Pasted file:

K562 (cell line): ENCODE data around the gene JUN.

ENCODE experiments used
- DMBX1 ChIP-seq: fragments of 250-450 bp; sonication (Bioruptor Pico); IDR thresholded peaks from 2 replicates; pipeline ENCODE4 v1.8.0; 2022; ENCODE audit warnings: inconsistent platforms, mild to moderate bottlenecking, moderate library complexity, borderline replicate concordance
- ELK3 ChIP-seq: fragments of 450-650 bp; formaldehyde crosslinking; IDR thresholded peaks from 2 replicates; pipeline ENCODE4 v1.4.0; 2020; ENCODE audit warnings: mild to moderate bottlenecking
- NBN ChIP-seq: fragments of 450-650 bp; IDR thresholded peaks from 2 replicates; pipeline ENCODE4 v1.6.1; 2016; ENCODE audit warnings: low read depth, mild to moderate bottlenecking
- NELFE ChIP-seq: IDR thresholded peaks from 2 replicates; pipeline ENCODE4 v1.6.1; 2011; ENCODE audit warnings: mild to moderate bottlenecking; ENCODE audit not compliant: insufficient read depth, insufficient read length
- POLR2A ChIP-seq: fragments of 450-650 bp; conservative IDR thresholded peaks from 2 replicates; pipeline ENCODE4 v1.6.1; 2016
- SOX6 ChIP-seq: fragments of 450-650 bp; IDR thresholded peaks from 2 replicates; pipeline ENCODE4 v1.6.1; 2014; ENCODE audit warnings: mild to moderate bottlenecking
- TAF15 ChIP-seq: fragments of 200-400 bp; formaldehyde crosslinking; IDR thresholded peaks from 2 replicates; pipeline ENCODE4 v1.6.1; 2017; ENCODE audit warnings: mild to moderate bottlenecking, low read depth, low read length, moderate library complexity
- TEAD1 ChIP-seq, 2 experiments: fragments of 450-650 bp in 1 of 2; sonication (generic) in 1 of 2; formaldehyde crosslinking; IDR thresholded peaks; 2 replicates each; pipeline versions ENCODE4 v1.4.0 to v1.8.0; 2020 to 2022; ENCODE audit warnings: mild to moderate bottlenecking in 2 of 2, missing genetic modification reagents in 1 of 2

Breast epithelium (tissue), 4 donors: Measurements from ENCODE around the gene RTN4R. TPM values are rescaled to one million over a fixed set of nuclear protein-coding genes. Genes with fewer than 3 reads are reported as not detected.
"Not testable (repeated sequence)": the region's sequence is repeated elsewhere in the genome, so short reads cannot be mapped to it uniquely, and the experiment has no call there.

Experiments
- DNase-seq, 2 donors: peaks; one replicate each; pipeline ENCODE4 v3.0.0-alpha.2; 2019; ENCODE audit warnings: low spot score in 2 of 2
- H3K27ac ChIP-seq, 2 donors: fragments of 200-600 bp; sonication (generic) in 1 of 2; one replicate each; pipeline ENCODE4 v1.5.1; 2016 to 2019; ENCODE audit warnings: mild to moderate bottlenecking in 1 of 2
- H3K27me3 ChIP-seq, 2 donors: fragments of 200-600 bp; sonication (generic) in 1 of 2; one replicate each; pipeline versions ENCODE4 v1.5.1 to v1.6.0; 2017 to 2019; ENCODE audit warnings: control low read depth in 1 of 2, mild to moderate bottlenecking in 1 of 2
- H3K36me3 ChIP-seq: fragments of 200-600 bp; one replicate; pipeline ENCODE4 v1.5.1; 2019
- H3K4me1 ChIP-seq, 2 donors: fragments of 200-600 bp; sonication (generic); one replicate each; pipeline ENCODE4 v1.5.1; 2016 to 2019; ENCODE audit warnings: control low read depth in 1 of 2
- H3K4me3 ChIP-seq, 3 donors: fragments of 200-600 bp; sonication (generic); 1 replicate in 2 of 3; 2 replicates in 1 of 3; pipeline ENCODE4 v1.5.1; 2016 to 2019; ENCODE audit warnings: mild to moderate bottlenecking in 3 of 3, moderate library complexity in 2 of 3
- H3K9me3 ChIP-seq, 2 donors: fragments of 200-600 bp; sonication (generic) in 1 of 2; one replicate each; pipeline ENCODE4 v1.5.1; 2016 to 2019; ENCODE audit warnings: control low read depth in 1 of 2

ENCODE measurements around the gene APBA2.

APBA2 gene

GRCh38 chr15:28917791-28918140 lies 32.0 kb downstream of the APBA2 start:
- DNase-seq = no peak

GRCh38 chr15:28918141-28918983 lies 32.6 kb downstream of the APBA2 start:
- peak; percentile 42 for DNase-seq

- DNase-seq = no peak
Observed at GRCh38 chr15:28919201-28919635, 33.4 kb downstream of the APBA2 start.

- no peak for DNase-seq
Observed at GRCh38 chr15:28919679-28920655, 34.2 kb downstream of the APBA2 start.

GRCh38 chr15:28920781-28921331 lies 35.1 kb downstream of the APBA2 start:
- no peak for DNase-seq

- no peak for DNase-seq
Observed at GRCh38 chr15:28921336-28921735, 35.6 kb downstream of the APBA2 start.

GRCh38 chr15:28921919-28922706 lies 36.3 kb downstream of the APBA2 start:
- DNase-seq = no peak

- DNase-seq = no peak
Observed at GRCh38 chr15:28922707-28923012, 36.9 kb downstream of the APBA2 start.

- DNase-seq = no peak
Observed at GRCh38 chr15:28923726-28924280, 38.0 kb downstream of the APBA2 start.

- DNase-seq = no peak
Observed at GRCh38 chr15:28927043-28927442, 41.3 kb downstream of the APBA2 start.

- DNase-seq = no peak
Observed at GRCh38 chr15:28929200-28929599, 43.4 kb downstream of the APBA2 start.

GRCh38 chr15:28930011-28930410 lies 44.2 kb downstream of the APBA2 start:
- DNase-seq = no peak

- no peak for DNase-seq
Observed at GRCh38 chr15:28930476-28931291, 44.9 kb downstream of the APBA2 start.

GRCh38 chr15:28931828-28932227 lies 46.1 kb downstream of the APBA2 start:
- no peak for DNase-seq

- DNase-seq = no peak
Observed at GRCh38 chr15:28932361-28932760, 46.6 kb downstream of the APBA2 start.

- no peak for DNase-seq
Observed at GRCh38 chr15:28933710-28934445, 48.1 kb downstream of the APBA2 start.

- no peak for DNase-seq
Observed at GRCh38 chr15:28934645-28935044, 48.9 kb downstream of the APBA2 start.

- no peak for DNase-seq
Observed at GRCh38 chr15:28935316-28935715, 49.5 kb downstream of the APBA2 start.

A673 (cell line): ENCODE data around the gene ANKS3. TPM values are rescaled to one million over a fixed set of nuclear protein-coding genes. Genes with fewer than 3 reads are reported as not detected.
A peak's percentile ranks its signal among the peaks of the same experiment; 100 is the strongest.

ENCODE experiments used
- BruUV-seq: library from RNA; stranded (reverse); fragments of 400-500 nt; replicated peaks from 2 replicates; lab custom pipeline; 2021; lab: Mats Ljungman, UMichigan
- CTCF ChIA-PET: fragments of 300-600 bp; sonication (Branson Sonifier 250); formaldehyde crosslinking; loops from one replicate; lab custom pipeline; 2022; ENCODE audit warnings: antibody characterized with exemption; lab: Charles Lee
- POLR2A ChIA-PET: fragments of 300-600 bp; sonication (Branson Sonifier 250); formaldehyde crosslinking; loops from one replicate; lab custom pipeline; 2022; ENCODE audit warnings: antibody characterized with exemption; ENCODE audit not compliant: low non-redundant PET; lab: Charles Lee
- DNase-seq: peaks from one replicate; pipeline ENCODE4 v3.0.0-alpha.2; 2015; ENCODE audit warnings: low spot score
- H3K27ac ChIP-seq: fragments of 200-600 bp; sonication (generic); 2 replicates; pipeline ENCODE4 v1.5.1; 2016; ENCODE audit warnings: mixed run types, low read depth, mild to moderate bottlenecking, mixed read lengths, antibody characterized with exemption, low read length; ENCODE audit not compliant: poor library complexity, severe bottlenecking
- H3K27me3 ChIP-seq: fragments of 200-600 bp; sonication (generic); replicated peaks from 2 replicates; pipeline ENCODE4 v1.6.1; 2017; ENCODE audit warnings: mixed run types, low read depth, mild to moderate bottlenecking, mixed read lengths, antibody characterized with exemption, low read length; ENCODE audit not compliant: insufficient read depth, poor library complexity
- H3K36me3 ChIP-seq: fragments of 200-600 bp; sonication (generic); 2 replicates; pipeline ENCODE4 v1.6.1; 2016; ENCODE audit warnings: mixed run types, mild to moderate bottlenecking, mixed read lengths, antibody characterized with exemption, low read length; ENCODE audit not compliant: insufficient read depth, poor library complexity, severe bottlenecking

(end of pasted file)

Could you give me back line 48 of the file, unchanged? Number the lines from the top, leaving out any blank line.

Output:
Observed at GRCh38 chr15:28930476-28931291, 44.9 kb downstream of the APBA2 start.